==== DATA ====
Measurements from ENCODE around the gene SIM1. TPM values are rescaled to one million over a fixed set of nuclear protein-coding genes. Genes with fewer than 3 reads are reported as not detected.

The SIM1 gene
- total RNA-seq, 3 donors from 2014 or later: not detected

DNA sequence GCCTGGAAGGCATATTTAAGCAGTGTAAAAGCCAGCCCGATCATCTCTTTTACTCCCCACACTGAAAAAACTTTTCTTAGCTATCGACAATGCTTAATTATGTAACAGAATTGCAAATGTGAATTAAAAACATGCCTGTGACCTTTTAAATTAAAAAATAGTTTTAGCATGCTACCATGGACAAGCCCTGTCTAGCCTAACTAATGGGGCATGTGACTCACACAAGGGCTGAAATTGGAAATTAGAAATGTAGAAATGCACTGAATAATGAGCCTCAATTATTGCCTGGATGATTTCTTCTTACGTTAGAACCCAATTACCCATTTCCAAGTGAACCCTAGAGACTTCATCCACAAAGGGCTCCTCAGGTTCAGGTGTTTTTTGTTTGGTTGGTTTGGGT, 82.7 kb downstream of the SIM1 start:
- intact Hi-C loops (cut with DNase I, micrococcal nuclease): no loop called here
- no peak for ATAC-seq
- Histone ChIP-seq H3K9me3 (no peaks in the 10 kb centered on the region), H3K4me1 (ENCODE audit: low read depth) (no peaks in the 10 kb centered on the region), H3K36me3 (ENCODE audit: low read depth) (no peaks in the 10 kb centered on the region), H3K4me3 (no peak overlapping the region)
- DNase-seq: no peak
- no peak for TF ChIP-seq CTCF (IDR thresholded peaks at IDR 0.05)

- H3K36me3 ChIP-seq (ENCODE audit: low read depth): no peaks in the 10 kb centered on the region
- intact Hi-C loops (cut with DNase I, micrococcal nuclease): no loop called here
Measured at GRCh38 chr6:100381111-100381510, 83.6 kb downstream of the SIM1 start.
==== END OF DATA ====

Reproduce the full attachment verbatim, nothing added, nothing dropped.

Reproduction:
Measurements from ENCODE around the gene SIM1. TPM values are rescaled to one million over a fixed set of nuclear protein-coding genes. Genes with fewer than 3 reads are reported as not detected.

The SIM1 gene
- total RNA-seq, 3 donors from 2014 or later: not detected

DNA sequence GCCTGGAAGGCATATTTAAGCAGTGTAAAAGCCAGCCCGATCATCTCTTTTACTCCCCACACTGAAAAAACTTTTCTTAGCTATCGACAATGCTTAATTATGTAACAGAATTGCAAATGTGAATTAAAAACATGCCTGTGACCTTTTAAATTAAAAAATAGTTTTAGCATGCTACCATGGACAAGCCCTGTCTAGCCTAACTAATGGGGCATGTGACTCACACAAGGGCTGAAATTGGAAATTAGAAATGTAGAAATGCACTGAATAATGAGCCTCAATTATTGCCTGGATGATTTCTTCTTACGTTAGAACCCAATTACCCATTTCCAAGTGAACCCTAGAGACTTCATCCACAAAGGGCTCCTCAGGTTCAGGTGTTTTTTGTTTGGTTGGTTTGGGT, 82.7 kb downstream of the SIM1 start:
- intact Hi-C loops (cut with DNase I, micrococcal nuclease): no loop called here
- no peak for ATAC-seq
- Histone ChIP-seq H3K9me3 (no peaks in the 10 kb centered on the region), H3K4me1 (ENCODE audit: low read depth) (no peaks in the 10 kb centered on the region), H3K36me3 (ENCODE audit: low read depth) (no peaks in the 10 kb centered on the region), H3K4me3 (no peak overlapping the region)
- DNase-seq: no peak
- no peak for TF ChIP-seq CTCF (IDR thresholded peaks at IDR 0.05)

- H3K36me3 ChIP-seq (ENCODE audit: low read depth): no peaks in the 10 kb centered on the region
- intact Hi-C loops (cut with DNase I, micrococcal nuclease): no loop called here
Measured at GRCh38 chr6:100381111-100381510, 83.6 kb downstream of the SIM1 start.